“No man is so foolish but he may sometimes give another good counsel, and no man so wise that he may not easily err if he takes no other counsel than his own. He that is taught only by himself has a fool for a master.”
This is a years-old illustration inspired mostly by burning through several of Hunter S. Thompson’s books while licking my wounds after a failed relationship. There’s no obvious correlation between the devastation of lost love and the musings of an eccentric literary figure like Thompson.
Except maybe there is.
Losing somebody important is to feel lost oneself. Individuals like Thompson – with their preternatural ability to connect dots that otherwise seemed completely unrelated – have a unique ability to reveal the chaos beneath the order of things, and simultaneously make sense of the seemingly incomprehensible.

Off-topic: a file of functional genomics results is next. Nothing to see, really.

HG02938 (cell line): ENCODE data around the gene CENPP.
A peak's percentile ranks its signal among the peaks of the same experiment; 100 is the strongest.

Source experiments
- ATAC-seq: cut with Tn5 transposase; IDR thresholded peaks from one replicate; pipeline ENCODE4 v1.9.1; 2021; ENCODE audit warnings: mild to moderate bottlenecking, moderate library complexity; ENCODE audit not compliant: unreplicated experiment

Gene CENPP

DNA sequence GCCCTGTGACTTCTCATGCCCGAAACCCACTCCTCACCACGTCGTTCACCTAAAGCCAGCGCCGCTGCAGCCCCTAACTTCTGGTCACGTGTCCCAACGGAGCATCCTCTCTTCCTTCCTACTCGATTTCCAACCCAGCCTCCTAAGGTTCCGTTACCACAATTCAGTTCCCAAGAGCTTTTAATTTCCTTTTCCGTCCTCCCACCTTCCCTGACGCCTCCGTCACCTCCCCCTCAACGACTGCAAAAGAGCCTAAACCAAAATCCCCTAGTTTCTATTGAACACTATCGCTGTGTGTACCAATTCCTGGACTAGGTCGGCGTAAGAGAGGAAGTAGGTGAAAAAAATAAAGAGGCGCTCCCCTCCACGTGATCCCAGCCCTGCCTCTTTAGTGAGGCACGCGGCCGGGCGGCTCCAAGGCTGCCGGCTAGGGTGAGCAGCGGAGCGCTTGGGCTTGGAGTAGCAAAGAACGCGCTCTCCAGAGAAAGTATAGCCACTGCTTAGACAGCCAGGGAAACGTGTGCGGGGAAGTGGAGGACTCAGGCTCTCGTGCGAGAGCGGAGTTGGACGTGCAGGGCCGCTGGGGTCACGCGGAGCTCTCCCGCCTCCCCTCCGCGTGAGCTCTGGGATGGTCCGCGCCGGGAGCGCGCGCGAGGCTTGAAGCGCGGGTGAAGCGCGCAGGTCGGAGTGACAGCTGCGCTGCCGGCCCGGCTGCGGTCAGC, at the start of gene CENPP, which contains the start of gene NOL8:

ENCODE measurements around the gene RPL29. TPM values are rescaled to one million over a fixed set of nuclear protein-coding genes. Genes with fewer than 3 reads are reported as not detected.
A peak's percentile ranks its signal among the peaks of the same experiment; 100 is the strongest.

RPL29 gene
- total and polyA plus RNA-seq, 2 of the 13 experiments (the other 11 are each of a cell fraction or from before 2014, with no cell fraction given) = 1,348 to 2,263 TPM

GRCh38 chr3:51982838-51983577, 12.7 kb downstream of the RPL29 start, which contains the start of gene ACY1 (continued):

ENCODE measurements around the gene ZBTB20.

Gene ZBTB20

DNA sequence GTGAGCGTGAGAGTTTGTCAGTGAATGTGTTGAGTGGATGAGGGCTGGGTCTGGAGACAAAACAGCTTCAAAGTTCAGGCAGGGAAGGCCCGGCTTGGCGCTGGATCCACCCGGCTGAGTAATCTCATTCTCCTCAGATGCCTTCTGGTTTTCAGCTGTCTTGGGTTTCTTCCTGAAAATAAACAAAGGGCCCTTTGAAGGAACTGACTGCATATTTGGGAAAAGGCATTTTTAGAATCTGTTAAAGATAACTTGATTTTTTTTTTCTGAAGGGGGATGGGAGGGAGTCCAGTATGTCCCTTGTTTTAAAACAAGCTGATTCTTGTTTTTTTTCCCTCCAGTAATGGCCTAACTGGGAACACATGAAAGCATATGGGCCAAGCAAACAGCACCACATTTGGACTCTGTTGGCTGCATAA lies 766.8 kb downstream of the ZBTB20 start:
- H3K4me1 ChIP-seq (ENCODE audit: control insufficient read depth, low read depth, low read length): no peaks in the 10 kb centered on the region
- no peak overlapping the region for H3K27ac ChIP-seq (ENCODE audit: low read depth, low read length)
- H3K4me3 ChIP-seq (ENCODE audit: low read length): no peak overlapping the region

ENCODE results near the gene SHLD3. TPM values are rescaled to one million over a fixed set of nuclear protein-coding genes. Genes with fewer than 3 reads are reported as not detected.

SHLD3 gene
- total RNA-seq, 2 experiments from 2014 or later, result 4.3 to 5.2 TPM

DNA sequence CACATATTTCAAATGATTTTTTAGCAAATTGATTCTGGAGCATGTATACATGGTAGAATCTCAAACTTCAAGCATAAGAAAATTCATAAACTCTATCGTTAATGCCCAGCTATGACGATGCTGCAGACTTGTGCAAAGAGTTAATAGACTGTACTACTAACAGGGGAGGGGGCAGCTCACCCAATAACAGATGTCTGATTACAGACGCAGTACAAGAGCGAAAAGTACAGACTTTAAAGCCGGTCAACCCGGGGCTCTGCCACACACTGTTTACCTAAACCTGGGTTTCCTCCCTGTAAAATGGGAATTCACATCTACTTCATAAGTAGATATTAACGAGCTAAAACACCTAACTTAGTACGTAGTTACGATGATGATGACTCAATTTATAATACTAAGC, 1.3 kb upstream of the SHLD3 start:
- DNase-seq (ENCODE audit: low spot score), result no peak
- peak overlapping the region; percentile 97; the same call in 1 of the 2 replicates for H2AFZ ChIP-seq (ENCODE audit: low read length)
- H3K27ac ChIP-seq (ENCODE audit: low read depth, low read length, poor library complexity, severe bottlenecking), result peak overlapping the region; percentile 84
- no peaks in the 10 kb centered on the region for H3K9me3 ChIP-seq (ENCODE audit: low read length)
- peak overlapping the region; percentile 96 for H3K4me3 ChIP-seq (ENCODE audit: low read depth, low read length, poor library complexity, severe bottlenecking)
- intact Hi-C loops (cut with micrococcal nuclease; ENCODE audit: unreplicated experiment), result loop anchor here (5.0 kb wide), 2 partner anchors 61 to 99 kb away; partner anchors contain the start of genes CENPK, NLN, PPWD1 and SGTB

Words written with authority, with a voice that punches through the banal, provide comfort. I think that’s why I’ve always gravitated toward the grandiose, sometimes absurd, and – more often than not – astute observations of the ‘gonzo’ journalist.
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